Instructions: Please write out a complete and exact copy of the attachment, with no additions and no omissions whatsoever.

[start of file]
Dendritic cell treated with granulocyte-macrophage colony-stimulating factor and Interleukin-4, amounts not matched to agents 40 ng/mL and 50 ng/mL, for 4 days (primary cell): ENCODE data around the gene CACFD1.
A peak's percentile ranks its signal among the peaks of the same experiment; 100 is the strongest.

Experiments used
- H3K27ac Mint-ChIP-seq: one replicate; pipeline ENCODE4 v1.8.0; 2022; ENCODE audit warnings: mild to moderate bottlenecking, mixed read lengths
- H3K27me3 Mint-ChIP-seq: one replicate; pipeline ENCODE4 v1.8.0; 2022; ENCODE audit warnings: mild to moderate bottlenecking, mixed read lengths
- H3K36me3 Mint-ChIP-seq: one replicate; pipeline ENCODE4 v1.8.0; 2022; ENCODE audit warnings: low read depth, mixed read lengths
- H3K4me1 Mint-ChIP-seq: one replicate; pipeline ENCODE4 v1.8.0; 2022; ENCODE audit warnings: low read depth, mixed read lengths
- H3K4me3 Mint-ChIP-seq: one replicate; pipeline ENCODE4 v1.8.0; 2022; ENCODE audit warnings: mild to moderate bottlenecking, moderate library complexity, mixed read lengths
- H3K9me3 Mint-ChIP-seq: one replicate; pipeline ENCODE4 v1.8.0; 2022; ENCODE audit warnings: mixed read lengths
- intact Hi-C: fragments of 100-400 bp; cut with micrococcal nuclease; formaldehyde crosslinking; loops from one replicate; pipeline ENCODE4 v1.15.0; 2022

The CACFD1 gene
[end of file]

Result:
Dendritic cell treated with granulocyte-macrophage colony-stimulating factor and Interleukin-4, amounts not matched to agents 40 ng/mL and 50 ng/mL, for 4 days (primary cell): ENCODE data around the gene CACFD1.
A peak's percentile ranks its signal among the peaks of the same experiment; 100 is the strongest.

Experiments used
- H3K27ac Mint-ChIP-seq: one replicate; pipeline ENCODE4 v1.8.0; 2022; ENCODE audit warnings: mild to moderate bottlenecking, mixed read lengths
- H3K27me3 Mint-ChIP-seq: one replicate; pipeline ENCODE4 v1.8.0; 2022; ENCODE audit warnings: mild to moderate bottlenecking, mixed read lengths
- H3K36me3 Mint-ChIP-seq: one replicate; pipeline ENCODE4 v1.8.0; 2022; ENCODE audit warnings: low read depth, mixed read lengths
- H3K4me1 Mint-ChIP-seq: one replicate; pipeline ENCODE4 v1.8.0; 2022; ENCODE audit warnings: low read depth, mixed read lengths
- H3K4me3 Mint-ChIP-seq: one replicate; pipeline ENCODE4 v1.8.0; 2022; ENCODE audit warnings: mild to moderate bottlenecking, moderate library complexity, mixed read lengths
- H3K9me3 Mint-ChIP-seq: one replicate; pipeline ENCODE4 v1.8.0; 2022; ENCODE audit warnings: mixed read lengths
- intact Hi-C: fragments of 100-400 bp; cut with micrococcal nuclease; formaldehyde crosslinking; loops from one replicate; pipeline ENCODE4 v1.15.0; 2022

The CACFD1 gene